Check out some of the weirdest warty frogs in North America

More than 100 unique species of frogs live in the US and Canada. A new tome spotlights them all.
A green adult L. heckscheri frog sits amid some rocks and fungus.
Tadpoles of the river frog, Lithobates heckscheri (seen here as an adult), form schools that are unusually large for frogs, amassing as hundreds of larvae. C.K. Dodd, Jr.

“No one can mistake a frog for any other vertebrate,” writes herpetologist C. Kenneth Dodd Jr. in his newly published edition of Frogs of the United States and Canada. The jumpy amphibians share the “same basic body plan,” he notes: big eyes, short heads, “little or no neck,” and a compact form. This combined with powerful limbs helps the animals get around easily on both land and water.

And, boy, do they get around. About 7,400 frog species known to biologists dig, leap, and swim across the planet. In Dodd’s new guide—which also features many of his photographs—he focuses on the 114 native and introduced species that dwell north of the US-Mexico border. (Hawaii is the only state without local frogs, though coquis have taken over the island chain with their raucous chirps since being introduced in the 1980s.)

Frogs and their warty subset, toads, typically live by water, where adults lay eggs and swimming tadpoles awkwardly grow into their legs. Yet, when it comes to habitats, the amphibians are a diverse bunch, with some found in prairies and tropics while others hop high in the mountains. Let’s meet a few of the fun ones from Dodd’s book.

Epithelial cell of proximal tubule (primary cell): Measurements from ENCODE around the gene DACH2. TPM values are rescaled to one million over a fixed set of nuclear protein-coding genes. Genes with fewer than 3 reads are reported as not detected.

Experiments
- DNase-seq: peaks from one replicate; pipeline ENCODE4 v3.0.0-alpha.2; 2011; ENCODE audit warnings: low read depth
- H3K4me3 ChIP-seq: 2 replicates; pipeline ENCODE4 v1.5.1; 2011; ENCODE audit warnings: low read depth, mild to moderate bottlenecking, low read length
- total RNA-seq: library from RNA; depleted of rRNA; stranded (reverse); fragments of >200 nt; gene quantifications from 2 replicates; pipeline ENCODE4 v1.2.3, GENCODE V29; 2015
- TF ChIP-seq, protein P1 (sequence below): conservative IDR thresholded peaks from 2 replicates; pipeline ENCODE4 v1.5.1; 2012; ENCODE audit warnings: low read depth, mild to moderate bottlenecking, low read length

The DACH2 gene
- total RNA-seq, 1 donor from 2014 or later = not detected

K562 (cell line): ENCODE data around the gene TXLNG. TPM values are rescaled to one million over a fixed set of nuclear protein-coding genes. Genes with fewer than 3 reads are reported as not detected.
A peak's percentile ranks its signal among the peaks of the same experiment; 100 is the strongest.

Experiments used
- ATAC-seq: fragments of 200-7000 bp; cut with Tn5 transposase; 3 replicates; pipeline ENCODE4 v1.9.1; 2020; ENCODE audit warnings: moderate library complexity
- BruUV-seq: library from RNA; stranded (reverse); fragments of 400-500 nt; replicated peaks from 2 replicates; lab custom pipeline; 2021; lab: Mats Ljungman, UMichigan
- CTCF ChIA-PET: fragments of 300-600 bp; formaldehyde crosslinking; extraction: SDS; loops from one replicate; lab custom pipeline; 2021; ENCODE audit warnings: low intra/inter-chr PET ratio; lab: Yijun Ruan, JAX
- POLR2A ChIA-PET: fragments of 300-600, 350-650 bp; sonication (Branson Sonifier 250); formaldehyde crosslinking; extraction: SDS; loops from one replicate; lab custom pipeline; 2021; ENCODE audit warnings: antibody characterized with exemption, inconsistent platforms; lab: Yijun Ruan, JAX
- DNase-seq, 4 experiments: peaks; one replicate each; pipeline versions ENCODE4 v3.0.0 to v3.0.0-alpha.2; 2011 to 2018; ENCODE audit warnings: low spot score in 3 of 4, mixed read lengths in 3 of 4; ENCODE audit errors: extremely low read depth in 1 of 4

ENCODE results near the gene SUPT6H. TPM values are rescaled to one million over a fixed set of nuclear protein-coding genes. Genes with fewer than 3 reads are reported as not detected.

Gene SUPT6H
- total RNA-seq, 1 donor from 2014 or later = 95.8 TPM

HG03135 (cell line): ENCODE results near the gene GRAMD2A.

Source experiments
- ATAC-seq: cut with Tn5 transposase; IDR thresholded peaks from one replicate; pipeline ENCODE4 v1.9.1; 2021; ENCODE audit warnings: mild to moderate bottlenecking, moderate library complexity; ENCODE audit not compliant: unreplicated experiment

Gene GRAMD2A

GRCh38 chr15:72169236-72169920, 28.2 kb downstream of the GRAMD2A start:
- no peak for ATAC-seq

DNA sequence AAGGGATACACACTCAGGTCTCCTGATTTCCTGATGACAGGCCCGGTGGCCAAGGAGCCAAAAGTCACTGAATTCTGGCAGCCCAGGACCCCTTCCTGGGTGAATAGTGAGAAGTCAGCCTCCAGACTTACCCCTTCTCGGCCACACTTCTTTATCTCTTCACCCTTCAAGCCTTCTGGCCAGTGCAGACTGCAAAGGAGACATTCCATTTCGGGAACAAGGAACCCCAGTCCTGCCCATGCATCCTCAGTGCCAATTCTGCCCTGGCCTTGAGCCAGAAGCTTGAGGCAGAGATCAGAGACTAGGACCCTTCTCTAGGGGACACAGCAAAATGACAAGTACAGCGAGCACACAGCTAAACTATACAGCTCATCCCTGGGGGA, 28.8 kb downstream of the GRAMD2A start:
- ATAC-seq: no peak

An Amargosa Toad.
The Amargosa toad, or Anaxyrus nelsoni, has been found only in Oasis Valley in Nevada’s Nye County. There it lives in springs and wetlands surrounded by less hospitable desert. C. K. Dodd, Jr

[Related: Behold, the tapir frog’s magnificent snout]

A reddish Strecker’s Chorus Frog.
Strecker’s chorus frog, Pseudacris streckeri, can be found in sandy regions from southern Kansas to Texas’s Gulf Coast. It digs with its powerful forelimbs. C.K. Dodd, Jr.
A Pickerel Frog, or Lithobates palustris.
Lithobates palustris, which means “marsh frog,” are also known as pickerel frogs. When calling to attract mates, they make a sound that Dodd describes as a “continuous, low-pitched snore.” C.K. Dodd, Jr.

[Related: How did ancient frogs move between America and Australia?]

A Woodhouse’s toad on a bed of moss.
Many creatures hunt Anaxyrus woodhousii, Woodhouse’s toad, such as other frogs, hawks, snakes, and skunks. Mammalian hunters often disembowel the toad, Dodd writes, leaving its skin and toxic glands behind. C.K. Dodd, Jr.
A spotted chorus frog, with green markings, on a red stone.
The spotted chorus frog, Pseudacris clarkii, lives in grasslands in the American south. Froggy choirs are their loudest after heavy rainfall in the winter and spring. C.K. Dodd, Jr.
A cane toad in Florida.
Cane toads, Rhinella marina, are native to Texas, Central America, and South America. They have been introduced far beyond their natural locales, in attempts to control sugarcane beetles: These voracious frogs are now found in Hawaii and Florida, and in countries such as Australia, where the amphibians have sickened crocodiles and other predators not used to the toad toxin. C.K. Dodd, Jr.

Buy Frogs of the United States and Canada by C. Kenneth Dodd Jr. here.